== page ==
Stories for August 11, 2010
The U.S. Postal Service is putting its Midway Distribution Center up for sale. A new nonprofit has submitted a proposal to turn the Loma Portal site into transitional housing for the homeless.
Fire season is heating up but CAL FIRE is not considering reversing its ban on nighttime water drops. The agency believes its equipment is too old to do the job safely.
The North County Transit District announced today it has received a $1.53 million grant from the U.S. Department of Homeland Security for security systems on the Coaster.
The Islamic month of fasting, called Ramadan, has begun in the wake of a new wave of anti-Muslim sentiment here and around the U.S.
San Diego Gas & Electric today reminded customers to call 8-1-1 prior to starting any digging projects to avoid damaging hidden utility lines and causing injury.
Hawaii's breathtaking beauty was forged in fire, created by the awesome power of volcanoes on land and in the sea, by earthquakes and tsunamis, natural wonders that continue to shape the islands today. Shot in high definition by a team of award-winning filmmakers who live on the islands, this spectacular film features volcanic eruptions, rivers of molten lava, monster waves, humpback whales and perhaps most surprising of all, snow.
Federal investigators said San Diego Coast Guard crew members were using cell phones when they crashed into a pleasure boat in December. National Transportation Safety Board officials want the Coast Guard to develop a more thorough cell phone policy to prevent future accidents.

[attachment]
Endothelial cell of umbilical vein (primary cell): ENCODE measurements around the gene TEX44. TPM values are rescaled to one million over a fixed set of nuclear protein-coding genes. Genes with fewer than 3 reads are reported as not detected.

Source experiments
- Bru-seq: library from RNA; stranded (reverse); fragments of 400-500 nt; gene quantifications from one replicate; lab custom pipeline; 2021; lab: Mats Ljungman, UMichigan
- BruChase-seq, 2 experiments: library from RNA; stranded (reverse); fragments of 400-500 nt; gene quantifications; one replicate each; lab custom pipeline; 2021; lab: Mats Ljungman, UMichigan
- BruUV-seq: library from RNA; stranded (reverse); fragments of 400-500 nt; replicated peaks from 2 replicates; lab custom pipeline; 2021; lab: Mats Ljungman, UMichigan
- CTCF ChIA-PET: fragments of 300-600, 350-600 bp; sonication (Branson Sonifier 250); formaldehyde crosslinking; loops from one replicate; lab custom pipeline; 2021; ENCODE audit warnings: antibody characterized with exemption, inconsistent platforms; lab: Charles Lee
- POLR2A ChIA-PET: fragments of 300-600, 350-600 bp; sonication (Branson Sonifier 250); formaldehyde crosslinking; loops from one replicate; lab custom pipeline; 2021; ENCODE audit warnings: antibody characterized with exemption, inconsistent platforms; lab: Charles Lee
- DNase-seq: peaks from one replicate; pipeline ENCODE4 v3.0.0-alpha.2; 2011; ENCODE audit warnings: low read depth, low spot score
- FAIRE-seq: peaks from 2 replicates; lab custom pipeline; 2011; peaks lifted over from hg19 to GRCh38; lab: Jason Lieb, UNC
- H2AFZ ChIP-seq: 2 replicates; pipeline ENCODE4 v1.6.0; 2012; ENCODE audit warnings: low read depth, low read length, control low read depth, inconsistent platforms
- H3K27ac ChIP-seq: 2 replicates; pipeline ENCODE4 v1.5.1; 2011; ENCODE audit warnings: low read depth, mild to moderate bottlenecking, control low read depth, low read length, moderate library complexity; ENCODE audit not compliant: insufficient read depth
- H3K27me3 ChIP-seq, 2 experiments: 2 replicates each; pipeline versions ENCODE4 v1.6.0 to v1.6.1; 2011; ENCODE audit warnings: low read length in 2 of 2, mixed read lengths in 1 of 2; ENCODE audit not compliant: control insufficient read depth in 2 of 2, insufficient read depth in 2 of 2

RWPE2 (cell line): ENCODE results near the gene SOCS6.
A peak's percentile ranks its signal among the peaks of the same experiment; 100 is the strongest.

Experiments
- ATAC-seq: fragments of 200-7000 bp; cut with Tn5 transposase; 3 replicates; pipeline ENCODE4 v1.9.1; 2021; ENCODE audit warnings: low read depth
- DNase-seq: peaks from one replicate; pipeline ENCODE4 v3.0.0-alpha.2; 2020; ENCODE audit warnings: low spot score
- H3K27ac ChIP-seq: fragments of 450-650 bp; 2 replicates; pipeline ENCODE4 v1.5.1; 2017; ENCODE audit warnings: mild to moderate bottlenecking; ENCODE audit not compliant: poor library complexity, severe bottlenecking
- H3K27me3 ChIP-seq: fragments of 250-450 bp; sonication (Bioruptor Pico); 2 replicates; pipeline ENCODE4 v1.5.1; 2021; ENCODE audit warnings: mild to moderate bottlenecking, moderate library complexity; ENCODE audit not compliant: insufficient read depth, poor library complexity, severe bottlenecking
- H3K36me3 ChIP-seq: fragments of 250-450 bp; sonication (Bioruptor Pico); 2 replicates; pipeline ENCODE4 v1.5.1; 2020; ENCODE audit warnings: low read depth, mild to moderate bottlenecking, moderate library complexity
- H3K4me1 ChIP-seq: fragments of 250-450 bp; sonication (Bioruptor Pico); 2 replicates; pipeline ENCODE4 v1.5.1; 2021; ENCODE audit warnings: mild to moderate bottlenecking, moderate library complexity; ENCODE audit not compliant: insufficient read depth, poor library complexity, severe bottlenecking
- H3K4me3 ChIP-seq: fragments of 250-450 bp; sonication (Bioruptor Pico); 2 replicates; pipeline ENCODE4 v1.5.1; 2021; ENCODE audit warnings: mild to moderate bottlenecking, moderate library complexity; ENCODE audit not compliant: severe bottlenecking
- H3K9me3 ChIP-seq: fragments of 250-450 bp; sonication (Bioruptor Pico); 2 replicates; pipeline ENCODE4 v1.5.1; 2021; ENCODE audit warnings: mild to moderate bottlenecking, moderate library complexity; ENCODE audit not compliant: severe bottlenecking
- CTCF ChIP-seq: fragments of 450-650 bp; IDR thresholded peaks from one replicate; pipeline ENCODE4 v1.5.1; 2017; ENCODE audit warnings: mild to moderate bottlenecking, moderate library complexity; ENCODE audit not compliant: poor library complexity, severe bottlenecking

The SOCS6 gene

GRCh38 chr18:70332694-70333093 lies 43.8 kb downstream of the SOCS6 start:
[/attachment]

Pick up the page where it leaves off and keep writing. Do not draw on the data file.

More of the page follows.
PBS KIDS and Random House join to support science learning for preschoolers nationwide with the premiere of "The Cat In The Hat Knows A Lot About That!™" on Monday, September 6, 2010. KPBS will air the program daily at 8:30 a.m. and at 2:30 p.m. on weekdays. Voiced by award-winning actor Martin Short, Dr. Seuss's The Cat in the Hat guides friends Sally and Nick - with a little help from the Fish, Thing 1 and Thing 2 - on fun-filled adventures where they make natural-science discoveries, from how bees make honey to why owls sleep during the day.
A proposed pedestrian terminal linking Otay Mesa with Tijuana's Rodriquez airport has passed a major hurdle. We'll hear about the project and how it's gotten so much support on both sides of the border.
What's the role for local media in the 24/7 digital age? We'll look at the changing relationship between the media and public and how local news organizations will survive in the future.
Wednesday, August 11, marks the first day of Ramadan. We discuss the significance of Ramadan to the Muslim faith and find out how American Muslims observe the holy month. We'll also learn about plans for a new Islamic Center in Temecula and hear how the Muslim community there is dealing with protests from some community members.
Los Angeles is trying something new with its chronic homeless population: It is taking 50 of the most hard-core homeless and giving them housing with no strings attached. Why? It may be cheaper than leaving them on the streets, and it may even help them to stay off.
A conference exploring ways families and communities can help battle HIV is bringing some nationally-recognized researchers to San Diego today. Local providers will also talk about what's being done to get family members more involved in HIV prevention and care.
Football players from high school to the professional level are putting on the pads across San Diego this summer, and local doctors are trying to make sure they're aware of how head injuries could affect their lives. Dr. Michael Lobatz is a neurologist with Scripps Health in San Diego.
A lack of minority doctors and nurses is one of many challenges facing certain ethnic groups in California. That’s the finding of a new report out of UC Berkeley.